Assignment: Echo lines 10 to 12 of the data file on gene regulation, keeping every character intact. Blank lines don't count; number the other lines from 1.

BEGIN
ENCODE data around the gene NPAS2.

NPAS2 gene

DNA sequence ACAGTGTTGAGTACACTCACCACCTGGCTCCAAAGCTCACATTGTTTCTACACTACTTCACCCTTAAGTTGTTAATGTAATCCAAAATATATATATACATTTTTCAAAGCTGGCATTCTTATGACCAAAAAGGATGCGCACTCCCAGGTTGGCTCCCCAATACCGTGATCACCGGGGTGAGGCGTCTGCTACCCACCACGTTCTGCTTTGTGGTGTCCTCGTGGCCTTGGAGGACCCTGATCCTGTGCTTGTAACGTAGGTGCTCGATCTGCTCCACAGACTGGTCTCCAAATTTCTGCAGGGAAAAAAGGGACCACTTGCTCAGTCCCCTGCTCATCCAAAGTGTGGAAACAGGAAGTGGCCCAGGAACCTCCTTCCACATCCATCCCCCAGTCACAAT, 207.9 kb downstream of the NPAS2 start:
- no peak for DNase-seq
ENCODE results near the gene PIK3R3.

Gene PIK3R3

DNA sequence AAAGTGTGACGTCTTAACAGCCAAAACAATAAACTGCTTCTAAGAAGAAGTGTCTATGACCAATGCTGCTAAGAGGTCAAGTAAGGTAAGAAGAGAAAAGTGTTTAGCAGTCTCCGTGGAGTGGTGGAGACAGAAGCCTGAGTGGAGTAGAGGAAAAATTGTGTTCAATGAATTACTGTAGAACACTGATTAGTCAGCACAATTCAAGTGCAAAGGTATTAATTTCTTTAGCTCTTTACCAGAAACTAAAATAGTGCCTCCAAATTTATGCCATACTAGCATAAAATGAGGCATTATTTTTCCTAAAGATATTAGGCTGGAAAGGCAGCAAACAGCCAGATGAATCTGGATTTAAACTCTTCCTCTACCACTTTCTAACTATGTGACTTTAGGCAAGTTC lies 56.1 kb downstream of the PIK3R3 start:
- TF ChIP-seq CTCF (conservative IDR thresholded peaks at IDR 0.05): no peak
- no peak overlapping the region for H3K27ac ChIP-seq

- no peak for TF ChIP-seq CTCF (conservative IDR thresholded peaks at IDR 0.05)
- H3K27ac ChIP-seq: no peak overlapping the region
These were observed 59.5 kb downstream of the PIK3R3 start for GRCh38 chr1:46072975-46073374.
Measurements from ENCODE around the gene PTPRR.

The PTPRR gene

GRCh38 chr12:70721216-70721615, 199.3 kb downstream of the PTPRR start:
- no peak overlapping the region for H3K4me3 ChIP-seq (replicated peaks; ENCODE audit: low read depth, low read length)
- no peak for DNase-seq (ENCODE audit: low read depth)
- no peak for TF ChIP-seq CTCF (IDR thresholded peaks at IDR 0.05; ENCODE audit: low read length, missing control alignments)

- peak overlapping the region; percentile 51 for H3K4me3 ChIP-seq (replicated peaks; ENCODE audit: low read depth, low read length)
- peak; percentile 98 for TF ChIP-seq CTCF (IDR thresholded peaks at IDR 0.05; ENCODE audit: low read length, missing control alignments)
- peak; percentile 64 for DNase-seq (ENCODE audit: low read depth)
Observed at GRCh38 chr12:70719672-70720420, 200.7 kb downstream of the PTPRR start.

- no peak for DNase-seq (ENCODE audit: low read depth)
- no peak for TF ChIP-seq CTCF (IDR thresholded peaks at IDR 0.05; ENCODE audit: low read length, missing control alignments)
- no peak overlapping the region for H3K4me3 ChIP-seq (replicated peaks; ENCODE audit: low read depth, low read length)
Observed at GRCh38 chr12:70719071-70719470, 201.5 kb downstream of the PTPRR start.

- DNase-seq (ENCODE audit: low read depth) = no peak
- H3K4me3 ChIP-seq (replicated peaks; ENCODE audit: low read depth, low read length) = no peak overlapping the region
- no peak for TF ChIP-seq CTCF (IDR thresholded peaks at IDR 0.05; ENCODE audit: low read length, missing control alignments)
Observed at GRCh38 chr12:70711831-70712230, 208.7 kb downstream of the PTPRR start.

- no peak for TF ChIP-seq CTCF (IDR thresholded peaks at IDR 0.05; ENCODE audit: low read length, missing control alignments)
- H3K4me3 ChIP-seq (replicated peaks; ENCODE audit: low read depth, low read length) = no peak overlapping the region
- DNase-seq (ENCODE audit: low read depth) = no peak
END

- no peak for TF ChIP-seq CTCF (conservative IDR thresholded peaks at IDR 0.05)
- H3K27ac ChIP-seq: no peak overlapping the region
These were observed 59.5 kb downstream of the PIK3R3 start for GRCh38 chr1:46072975-46073374.